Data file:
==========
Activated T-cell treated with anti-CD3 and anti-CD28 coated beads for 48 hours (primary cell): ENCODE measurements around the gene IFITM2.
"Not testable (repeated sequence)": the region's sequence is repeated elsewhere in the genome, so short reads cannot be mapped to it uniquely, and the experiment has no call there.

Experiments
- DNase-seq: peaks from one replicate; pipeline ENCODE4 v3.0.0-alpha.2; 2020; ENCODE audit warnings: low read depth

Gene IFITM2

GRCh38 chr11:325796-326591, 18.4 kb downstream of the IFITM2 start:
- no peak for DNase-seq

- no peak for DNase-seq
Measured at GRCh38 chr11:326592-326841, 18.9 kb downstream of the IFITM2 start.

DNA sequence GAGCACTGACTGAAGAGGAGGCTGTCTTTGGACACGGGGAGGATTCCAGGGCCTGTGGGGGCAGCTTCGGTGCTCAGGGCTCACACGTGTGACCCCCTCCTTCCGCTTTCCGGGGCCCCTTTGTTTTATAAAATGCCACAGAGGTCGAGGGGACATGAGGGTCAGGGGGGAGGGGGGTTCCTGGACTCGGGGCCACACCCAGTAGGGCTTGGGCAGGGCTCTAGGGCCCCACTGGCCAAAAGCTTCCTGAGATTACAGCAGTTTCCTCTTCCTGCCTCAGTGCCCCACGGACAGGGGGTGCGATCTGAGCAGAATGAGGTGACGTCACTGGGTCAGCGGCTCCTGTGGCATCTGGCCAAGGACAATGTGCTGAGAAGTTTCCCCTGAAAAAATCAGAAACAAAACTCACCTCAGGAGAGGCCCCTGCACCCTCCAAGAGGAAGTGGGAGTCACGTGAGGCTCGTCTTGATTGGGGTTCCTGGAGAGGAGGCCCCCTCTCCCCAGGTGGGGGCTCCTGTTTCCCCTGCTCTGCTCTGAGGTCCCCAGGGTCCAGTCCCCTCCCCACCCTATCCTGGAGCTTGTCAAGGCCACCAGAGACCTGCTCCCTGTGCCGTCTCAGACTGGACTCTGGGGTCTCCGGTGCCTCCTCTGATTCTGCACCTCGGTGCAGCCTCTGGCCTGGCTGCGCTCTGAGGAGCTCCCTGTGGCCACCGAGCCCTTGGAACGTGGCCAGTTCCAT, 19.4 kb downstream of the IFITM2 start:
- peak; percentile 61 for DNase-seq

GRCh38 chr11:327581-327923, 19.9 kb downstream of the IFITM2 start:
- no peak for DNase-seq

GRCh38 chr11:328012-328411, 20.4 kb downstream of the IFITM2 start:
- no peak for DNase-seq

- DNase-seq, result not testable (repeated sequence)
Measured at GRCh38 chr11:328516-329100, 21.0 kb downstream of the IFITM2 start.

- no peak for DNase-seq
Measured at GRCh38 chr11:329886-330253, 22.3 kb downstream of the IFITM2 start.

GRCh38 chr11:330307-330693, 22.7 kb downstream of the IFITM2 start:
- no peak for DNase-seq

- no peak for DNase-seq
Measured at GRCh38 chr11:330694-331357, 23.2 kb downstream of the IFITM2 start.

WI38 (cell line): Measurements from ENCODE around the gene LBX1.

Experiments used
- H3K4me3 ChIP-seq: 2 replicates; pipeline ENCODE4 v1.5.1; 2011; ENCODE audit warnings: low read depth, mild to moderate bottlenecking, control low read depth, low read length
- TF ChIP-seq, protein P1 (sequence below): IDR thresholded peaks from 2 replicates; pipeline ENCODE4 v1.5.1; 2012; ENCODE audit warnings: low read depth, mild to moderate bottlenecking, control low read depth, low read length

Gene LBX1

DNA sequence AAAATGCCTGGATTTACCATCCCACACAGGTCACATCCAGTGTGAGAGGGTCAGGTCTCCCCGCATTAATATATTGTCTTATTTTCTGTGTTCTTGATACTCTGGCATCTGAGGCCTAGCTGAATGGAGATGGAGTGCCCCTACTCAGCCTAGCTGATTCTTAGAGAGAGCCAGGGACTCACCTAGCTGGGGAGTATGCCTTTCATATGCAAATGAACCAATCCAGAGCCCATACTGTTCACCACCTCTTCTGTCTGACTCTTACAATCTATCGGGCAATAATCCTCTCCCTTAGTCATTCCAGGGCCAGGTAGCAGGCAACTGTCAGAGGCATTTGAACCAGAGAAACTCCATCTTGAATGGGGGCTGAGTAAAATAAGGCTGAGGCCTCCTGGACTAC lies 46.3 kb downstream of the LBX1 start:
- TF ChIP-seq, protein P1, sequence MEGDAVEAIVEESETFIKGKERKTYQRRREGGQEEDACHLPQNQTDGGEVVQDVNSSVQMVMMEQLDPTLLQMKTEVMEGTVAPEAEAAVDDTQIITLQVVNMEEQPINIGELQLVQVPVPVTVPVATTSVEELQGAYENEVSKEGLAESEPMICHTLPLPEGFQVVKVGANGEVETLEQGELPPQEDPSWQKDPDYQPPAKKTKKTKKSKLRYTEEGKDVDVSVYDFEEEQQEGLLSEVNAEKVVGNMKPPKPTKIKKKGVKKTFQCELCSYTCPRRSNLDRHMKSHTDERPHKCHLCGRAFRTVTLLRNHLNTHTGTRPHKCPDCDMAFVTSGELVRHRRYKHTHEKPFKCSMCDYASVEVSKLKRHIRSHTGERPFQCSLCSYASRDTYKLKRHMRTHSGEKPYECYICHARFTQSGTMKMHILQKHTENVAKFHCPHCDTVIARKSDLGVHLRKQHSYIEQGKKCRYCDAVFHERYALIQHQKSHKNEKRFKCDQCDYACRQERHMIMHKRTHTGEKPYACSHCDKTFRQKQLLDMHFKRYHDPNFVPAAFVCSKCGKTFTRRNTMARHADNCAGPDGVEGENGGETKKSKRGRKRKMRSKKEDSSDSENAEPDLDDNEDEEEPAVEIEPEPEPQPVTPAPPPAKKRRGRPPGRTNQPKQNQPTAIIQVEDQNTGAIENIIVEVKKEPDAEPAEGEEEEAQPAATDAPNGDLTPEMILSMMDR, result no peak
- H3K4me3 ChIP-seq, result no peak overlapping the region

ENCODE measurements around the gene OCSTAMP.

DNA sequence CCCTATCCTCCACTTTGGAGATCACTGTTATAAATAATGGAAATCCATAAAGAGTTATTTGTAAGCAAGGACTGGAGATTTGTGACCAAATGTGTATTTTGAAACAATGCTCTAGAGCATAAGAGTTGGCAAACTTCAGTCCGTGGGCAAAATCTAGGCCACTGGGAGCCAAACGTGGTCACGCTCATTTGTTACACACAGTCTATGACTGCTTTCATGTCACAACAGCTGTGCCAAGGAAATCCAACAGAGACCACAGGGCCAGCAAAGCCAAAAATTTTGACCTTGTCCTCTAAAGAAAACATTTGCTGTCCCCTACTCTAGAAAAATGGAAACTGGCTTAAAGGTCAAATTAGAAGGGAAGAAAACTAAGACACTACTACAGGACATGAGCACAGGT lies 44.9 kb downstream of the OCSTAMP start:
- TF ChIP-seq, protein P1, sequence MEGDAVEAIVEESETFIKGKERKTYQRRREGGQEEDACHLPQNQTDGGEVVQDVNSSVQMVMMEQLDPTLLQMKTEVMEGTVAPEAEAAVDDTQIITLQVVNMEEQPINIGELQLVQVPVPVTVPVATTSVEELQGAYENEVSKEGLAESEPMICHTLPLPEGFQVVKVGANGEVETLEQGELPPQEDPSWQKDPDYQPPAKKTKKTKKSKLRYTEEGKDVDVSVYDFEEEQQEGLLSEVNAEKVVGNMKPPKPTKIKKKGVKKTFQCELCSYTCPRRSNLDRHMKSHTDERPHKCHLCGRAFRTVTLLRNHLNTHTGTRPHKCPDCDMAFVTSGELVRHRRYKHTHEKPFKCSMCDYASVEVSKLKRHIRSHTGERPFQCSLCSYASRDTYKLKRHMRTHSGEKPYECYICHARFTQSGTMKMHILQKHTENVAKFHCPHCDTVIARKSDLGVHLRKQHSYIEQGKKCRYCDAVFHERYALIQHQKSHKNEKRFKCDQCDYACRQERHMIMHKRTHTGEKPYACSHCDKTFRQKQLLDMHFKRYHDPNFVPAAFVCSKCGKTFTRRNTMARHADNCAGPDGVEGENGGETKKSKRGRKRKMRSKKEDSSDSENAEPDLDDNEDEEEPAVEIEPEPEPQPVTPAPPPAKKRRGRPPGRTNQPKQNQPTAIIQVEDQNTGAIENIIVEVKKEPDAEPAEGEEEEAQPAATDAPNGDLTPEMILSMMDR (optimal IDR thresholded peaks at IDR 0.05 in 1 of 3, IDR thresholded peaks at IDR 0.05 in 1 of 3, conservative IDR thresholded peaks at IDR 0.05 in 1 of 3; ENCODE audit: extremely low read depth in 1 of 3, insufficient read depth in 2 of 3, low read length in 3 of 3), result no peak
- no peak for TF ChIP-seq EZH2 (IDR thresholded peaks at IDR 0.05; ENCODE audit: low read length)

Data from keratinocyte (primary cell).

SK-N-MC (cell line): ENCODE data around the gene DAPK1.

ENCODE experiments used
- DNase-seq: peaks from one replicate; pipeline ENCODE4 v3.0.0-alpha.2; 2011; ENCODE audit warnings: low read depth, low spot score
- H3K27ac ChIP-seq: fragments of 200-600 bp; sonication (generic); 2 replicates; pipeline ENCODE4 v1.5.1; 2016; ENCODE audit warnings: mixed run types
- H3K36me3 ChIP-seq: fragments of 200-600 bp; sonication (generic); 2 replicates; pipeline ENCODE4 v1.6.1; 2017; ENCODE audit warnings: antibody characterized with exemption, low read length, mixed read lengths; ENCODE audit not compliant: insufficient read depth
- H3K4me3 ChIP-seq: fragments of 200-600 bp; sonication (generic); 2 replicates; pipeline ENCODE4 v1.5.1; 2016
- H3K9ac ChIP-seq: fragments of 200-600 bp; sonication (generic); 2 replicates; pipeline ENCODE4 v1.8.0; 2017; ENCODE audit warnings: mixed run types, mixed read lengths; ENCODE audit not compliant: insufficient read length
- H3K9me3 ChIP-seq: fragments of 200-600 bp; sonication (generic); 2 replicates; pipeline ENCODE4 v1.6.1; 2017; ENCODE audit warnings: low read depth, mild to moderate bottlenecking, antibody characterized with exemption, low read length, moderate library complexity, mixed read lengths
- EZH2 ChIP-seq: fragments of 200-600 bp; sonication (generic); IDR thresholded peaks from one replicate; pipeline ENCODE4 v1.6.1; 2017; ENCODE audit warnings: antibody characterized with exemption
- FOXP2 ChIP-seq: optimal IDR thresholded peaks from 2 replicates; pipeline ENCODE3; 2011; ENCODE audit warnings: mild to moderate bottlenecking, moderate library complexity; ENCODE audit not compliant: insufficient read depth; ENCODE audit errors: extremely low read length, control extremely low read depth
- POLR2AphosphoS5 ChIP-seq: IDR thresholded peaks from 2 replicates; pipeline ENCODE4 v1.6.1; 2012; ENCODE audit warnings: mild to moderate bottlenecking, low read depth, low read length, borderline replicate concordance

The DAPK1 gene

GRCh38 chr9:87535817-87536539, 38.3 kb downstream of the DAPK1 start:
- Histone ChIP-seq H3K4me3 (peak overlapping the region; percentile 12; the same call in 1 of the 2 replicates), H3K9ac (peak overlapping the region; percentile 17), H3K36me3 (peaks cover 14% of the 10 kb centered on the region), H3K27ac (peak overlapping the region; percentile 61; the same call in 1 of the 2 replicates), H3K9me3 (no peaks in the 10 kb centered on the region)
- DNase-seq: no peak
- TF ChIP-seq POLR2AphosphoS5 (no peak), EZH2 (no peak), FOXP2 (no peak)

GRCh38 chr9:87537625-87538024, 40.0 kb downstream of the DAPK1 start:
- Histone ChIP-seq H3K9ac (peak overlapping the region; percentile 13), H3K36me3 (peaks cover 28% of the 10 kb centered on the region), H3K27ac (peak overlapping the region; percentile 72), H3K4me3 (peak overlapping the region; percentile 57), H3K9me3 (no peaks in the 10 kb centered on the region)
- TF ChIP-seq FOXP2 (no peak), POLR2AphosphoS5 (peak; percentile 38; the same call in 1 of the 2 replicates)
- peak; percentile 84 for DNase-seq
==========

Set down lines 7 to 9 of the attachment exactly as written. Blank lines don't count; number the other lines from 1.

- no peak for DNase-seq

- no peak for DNase-seq
Measured at GRCh38 chr11:326592-326841, 18.9 kb downstream of the IFITM2 start.